queue  A waiting list.
radio wave  Electromagnetic energy in the 3-KHz to 300-GHz range.
random access  A medium access category in which each station can access the medium without being controlled by any other station.
ranging  In an HFC network, a process that determines the distance between the CM and the CMTS.
rate adaptive asymmetrical digital subscriber line (RADSL)  A DSL-based technology that features different data rates depending on the type of communication.
raw socket  A structure designed for protocols that directly use the services of IP and use neither stream sockets nor datagram sockets.
read-only memory (ROM)  Permanent memory with contents that cannot be changed.
Real-Time Streaming Protocol (RTSP)  An out-of-band control protocol designed to add more functionality to the streaming audio/video process.
Real-time Transport Control Protocol (RTCP)  A companion protocol to RTP with messages that control the flow and quality of data and allow the recipient to send feedback to the source or sources.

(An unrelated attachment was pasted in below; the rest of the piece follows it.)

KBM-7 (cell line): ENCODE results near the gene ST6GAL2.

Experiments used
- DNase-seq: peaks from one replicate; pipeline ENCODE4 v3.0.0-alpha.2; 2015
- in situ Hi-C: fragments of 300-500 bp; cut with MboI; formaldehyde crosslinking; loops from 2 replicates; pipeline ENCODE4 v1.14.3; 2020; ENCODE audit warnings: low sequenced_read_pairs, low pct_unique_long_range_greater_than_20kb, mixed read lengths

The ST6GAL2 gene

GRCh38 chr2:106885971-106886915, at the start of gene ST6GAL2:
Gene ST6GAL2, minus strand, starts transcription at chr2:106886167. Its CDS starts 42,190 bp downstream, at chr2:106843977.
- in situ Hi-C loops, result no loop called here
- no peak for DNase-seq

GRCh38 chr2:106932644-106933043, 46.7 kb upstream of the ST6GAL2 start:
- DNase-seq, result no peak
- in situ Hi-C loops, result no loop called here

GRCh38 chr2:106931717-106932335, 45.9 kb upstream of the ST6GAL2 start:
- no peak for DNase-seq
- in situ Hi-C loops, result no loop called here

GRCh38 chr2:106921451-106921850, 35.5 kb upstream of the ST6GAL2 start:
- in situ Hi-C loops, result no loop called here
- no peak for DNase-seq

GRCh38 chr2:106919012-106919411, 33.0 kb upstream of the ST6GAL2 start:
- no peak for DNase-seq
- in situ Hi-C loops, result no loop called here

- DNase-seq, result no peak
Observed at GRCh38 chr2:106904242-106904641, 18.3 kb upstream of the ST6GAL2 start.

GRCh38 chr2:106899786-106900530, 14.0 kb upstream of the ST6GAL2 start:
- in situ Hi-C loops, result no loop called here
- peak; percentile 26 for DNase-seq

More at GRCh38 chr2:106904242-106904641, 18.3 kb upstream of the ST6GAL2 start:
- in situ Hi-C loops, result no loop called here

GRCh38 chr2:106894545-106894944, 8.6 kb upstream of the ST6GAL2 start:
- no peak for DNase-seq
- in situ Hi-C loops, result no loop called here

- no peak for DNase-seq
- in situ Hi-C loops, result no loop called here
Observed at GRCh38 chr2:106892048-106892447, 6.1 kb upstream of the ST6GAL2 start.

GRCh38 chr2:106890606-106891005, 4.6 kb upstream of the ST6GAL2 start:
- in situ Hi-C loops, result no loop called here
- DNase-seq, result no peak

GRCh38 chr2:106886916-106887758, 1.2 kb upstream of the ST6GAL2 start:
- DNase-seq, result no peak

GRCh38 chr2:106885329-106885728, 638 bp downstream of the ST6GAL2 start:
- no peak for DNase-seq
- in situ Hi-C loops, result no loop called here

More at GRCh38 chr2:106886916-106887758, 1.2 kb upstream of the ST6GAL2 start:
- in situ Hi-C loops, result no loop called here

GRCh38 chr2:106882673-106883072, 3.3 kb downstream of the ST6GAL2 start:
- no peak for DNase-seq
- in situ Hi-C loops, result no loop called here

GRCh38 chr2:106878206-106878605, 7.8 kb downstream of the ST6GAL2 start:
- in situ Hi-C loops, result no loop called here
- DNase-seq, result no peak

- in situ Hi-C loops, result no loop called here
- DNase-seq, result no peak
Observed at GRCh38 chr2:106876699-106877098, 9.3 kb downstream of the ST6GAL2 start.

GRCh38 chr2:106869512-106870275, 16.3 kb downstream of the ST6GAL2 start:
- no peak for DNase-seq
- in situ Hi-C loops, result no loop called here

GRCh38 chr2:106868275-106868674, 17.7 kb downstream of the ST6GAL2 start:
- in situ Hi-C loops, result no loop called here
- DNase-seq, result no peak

Real-time Transport Protocol (RTP)  A protocol for real-time traffic; used in conjunction with UDP.
receiver window  In the TCP sliding window protocol, the window at the receiver site.
reconciliation sublayer  A Fast Ethernet sublayer which passes data in 4-bit format to the MII.
recursive resolution  Resolution of the IP address in which the client sends its request to a server that eventually returns a response.
redirection  An ICMP message type that informs the sender of a preferred route.
redundancy  The addition of bits to a message for error control.